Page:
By William Zipprer
Northwood is one of those tiny, blink and you’ll miss them, churches that there seem to be a surprising lot of no matter where you go. A small steel building that looked unmistakably church-like. The slanted rooves, steeple, cross out front, it had all the classic features just in miniature. However, it was about to experience its biggest change yet.
Neal Brown had been Northwood Community Church’s senior pastor for thirty-five years and was ready to retire. He said, “I realized about seven years ago that my time here was coming to a close. I knew, due to my age, I would have a harder time relating to the congregation and communicating clearly. Thankfully, God had brought along the fine man who is to continue my work when I leave it.”
Coming to Northwood in early ’85, Neal saw he had walked into an interesting situation. With just thirty people, mostly elderly, and only a temporary space at the local YWCA, Northwood was still growing. Within the first year, though, they had a house, and then, in the years to come, they built one building and then another. “That’s about enough construction projects for one life,” he said. The church had also grown from the measly thirty members to a whopping one-hundred and four. Neal never cared. He would say, “I meet with these other pastors and they say, ‘how many do you have’?”
It wasn’t about the numbers; the people were what mattered. One could go to the mega churches that are all over this area for years and you’d be a number on an electronical statistics chart, but at Northwood, you would be someone to teach and guide, a soul to care for, and a name that everyone knew.
The scenery has changed. People have come and gone in the congregation and the office. Even when he had the same people for a while, every week had been different, be it visiting the sick or helping with funeral arrangements, as he was doing this week. Monday, Wednesday, and Thursday were the regular workdays, but things would interrupt the schedule and every day he had something to do.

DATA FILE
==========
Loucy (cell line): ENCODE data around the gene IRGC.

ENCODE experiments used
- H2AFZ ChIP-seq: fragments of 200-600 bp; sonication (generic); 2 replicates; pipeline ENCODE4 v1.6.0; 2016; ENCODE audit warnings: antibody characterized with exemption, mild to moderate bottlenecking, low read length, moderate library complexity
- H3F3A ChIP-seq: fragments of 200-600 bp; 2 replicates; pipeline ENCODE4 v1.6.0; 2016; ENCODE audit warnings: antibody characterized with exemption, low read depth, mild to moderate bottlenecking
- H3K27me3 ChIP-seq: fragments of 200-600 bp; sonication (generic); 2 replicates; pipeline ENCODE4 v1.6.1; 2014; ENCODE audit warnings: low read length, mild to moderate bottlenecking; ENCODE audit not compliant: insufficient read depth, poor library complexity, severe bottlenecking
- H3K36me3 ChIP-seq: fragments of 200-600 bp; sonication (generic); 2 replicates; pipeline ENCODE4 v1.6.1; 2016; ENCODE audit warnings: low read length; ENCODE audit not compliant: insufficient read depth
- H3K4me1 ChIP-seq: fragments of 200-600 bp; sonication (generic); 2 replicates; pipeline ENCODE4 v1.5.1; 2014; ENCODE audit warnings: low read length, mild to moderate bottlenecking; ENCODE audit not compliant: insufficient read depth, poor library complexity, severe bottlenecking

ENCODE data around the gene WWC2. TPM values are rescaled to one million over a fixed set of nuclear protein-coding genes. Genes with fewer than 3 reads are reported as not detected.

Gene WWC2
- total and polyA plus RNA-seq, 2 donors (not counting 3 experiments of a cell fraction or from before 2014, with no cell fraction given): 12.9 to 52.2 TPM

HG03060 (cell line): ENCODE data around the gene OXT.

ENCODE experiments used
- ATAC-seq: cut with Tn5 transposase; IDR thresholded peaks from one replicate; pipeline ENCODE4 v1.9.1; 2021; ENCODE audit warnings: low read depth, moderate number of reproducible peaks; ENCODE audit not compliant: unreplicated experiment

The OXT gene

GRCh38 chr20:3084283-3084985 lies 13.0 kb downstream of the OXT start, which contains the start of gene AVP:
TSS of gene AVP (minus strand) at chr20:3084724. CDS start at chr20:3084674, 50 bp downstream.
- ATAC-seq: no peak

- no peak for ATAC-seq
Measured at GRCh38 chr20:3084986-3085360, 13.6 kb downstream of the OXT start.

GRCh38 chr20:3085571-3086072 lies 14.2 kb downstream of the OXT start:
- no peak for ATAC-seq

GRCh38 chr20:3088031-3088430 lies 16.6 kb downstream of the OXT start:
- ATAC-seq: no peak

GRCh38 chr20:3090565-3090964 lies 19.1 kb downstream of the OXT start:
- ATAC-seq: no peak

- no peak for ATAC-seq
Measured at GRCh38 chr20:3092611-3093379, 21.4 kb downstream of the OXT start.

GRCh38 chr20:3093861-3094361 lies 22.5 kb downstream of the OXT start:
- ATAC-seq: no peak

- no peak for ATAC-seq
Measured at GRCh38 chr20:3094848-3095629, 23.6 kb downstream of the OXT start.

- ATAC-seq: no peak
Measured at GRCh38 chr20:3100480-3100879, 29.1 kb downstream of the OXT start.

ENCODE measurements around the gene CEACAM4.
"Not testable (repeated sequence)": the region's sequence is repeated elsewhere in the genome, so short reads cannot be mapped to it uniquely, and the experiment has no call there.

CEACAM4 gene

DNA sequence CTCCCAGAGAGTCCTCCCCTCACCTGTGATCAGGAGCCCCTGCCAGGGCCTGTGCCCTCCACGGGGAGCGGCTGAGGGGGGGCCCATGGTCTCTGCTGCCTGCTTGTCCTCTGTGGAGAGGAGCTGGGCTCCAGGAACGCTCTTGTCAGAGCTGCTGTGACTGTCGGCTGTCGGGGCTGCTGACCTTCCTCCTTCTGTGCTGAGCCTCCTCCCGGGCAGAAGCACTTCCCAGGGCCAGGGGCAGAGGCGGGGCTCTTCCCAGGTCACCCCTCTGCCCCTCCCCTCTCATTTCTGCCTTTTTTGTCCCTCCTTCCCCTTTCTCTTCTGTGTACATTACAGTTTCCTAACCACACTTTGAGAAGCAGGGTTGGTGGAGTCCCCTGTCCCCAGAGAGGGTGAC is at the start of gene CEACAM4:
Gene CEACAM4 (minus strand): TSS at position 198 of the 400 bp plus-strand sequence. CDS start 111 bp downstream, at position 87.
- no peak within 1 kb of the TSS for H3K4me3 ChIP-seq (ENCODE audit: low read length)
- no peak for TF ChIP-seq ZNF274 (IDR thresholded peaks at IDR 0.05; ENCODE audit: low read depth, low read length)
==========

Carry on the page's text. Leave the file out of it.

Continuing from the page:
No one ever wondered whether Neal liked people or not: he loved everyone. He’d pray for someone if they were hurting or celebrating, and he’d talk to anyone. Talkative or quiet, shy or friendly, there was no one he couldn’t have a conversation with. Always encouraging others, he once sent encouragement to a student who had received several injuries while on a mission trip. “We were on this trip, and it seemed like everyday something new would happen, but I got this text from Pastor Neal and it just kinda reminded me that I could keep going,” the student said afterwards.
Brown’s last sermon will be November 24th, the Sunday before Thanksgiving. It will finish out his series on Colossians and continue the tradition of giving thanks that day. “Then they’re throwing me a party ‘cause they are happy I’m leaving,” he joked.
“It’s been overall fantastic” He said. It had been hard though. “Ask a preacher if they’ve ever thought about leaving their ministry and they’ll tell they’ve considered it 3 or 4 times this week,” he would say. He would do it again in a heartbeat though. Which is ironic, considering he once died for a few minutes of cardiac arrest during a church softball game. Heart failure has not slowed him down though. He has kept going for thirty-five long years, and he has no regrets on the matter. He’d be doing this any way so he’s glad to be paid to do the work he loves, and not to have a boss always on top of him, or at least not a human one. His part in the work here is nearly over, but what he leaves undone others will continue.
He revealed the last passage he would be teaching was this: “And say to Archippus, Take heed to the ministry which you have received in the Lord, that you fulfil it. I Paul write this in my own hand Remember my bonds. Grace be with you. Amen.” -Colossians 17-18.